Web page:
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  Classical Editor Rob Barnett    



Johann Sebastian BACH (1685-1750)
The Six Partitas
Partita no. 1 in B flat major, BWV 825
Partita no. 5 in G major, BWV 829
Partita no. 6 in E minor, BWV 830
Partita no. 2 in C minor, BWV 826
Partita no. 3 in A minor, BWV 827
Partita no. 4 in D major, BWV 828
Christopher Czaja Sager, piano
Rec: July 1993, Doopsgezinde Kerk, Amsterdam.
HAENSSLER CD 94.104 [136.09]
Superbudget


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Bach’s keyboard partitas were his first published works, his opus 1. These six suites were actually the last suites Bach wrote for keyboard, and owe a great deal to French influence. These are relatively popular works, and have been recorded by most of the world’s leading pianists. Christopher Czaja Sager gives an interesting reading of these works, and, unlike most pianists, gives the partitas an additional level of colour by playing them on three different pianos.

Sager plays the first partita at a relatively slow tempo, similar to Wolfgang Rubsam’s interpretation on Naxos. This approach is quite enjoyable to some, since it brings out totally different elements of the music than when it is played at a faster tempo as most performers do. Sager’s choice of a Yamaha piano gives this, and the third, fifth and sixth partitas, an interesting sound. Less resonant than the more common Steinway, this piano has an attractive tone that fits will with some of the more lively movements.

Sager plays the sixth partita in a similar fashion - the opening toccata is slow and sinuous, and he gives it a more improvisatory sound than many other pianists. His overall performance of this partita is excellent; his playing truly blossoms in this idiom.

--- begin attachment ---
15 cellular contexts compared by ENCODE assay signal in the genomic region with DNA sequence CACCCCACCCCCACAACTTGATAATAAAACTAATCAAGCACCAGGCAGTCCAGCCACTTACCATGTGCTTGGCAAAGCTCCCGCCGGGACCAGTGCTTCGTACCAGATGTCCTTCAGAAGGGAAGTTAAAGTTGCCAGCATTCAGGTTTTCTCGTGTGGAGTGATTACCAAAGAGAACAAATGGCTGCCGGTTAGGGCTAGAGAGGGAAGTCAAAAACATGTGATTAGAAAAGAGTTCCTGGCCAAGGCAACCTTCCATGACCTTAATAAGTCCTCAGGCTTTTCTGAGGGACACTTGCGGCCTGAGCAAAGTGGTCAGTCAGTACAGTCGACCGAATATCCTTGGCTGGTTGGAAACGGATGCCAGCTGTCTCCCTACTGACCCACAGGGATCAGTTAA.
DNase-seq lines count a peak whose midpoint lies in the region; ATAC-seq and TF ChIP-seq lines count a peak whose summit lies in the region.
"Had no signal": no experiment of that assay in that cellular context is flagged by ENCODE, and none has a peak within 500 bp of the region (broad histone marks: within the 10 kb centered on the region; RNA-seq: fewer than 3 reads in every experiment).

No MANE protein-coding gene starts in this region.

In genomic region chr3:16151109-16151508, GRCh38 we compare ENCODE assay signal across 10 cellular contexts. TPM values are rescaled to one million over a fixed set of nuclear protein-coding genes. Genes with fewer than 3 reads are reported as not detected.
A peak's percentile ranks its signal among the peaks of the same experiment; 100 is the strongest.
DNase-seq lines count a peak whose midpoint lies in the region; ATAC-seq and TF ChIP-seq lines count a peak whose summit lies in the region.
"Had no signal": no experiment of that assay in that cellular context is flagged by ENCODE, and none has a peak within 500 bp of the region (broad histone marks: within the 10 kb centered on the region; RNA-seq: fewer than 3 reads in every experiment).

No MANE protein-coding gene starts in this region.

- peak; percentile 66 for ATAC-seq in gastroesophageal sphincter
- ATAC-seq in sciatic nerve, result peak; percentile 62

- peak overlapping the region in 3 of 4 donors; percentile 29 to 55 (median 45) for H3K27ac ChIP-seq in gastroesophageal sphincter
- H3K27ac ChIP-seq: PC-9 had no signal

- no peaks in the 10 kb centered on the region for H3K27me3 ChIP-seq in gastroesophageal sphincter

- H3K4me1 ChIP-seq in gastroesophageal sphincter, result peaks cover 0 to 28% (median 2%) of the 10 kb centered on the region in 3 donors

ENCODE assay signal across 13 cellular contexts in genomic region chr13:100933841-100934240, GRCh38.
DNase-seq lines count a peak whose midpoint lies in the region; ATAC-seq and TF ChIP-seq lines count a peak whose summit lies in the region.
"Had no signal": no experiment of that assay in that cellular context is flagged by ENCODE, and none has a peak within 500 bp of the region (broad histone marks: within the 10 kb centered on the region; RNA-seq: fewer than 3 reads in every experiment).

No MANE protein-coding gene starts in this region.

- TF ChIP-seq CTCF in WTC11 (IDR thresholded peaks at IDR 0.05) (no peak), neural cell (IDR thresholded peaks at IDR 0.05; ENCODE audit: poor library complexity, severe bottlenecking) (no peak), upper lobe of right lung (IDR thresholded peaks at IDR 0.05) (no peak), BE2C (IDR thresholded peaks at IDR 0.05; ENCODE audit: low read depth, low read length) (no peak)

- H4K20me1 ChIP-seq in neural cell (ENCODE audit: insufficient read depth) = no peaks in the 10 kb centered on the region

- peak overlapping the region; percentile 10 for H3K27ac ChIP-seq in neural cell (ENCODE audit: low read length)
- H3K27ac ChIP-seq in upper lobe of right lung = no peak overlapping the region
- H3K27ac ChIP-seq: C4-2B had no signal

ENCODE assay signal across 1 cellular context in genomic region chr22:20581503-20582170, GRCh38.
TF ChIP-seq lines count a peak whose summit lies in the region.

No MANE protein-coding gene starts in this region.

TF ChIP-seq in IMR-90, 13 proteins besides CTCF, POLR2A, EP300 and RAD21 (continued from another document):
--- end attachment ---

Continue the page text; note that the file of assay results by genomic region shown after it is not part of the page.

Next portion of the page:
The second partita benefits from a fine-sounding Bösendorfer piano, with even less resonance than the Yamaha. This piano is more compact both in size (2 metres, compared to 2.74 and 2.74 for the others), and sound. Sager plays this partita much faster than the others, and exudes less conviction. The allemande is very attractive, but the faster movements, such as the final capriccio, sound a bit too inflexible.

The main problem with this set is that Sager takes a very uneven approach to the partitas. While each individual work is coherent, there is no overall vision. His differences in tempi - from the relatively slow first partita to the fairly rapid fourth - show that he does not see this as a set of works, but rather as a group of individual, unrelated suites. Some of the partitas are excellent, others just good. This is a set worth discovering, especially at its budget price, but the listener should not expect to appreciate all of the works in the same way.

Kirk McElhearn


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